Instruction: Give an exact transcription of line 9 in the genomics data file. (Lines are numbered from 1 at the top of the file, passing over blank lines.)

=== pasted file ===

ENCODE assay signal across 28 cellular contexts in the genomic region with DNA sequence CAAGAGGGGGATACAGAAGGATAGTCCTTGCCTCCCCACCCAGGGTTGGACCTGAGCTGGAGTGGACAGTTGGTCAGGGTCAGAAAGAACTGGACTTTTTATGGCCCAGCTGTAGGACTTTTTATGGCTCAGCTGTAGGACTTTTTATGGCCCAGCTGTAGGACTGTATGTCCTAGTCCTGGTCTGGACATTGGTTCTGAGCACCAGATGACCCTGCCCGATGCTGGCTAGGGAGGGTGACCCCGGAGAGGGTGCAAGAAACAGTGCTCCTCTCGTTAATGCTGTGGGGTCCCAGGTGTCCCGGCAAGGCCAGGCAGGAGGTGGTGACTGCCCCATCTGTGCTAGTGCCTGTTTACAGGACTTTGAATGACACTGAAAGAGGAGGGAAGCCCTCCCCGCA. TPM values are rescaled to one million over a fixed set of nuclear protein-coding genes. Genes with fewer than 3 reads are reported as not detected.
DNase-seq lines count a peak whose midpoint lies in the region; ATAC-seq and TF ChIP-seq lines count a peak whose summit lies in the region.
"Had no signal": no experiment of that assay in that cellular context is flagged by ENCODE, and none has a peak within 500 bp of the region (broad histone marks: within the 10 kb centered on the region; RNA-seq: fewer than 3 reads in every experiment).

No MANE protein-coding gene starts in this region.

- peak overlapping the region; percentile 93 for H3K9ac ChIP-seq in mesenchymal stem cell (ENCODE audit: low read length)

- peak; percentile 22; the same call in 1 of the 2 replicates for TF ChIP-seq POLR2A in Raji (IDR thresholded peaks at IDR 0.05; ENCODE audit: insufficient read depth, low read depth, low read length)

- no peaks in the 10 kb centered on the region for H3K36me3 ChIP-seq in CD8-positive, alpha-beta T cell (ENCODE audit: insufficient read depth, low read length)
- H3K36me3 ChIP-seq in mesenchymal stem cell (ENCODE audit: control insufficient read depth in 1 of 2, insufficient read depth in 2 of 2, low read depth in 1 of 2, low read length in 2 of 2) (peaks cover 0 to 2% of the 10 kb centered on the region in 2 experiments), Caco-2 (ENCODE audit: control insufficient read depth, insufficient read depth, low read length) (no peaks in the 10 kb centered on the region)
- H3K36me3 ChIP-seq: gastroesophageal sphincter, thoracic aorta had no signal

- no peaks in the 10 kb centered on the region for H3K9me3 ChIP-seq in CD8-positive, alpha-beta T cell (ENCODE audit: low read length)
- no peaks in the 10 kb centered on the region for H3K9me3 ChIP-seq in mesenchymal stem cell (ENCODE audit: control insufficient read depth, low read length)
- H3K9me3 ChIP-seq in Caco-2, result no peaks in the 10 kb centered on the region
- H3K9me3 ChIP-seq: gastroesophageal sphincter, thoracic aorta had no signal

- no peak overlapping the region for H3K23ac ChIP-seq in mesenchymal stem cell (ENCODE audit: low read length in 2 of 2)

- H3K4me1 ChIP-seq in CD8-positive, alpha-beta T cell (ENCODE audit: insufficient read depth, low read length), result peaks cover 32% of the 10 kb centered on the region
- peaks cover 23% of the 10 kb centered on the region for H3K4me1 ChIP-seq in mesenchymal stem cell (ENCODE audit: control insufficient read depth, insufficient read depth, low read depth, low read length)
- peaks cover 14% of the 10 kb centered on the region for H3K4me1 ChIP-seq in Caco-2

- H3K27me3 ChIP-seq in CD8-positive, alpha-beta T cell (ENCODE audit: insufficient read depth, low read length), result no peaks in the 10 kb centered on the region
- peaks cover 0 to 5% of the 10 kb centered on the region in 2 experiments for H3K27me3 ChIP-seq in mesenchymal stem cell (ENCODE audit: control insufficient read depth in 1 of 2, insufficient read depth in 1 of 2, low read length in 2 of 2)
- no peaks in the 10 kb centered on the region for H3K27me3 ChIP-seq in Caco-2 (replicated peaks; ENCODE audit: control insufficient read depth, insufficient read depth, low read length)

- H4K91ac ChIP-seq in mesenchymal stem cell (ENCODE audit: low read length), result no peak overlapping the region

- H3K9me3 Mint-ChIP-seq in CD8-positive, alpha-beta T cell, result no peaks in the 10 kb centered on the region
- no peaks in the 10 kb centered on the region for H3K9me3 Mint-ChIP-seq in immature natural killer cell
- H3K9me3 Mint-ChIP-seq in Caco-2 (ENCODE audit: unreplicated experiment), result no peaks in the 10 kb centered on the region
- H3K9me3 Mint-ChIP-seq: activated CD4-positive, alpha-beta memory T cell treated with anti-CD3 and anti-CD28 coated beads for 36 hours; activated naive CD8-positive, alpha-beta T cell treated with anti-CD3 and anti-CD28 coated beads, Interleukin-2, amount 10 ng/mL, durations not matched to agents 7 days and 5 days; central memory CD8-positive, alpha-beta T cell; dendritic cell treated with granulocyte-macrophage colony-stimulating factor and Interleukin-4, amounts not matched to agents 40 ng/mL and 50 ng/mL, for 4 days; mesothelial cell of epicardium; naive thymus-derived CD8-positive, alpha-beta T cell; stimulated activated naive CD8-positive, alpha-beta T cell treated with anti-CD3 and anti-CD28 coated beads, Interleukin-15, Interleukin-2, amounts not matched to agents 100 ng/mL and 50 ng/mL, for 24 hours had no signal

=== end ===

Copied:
- H3K36me3 ChIP-seq: gastroesophageal sphincter, thoracic aorta had no signal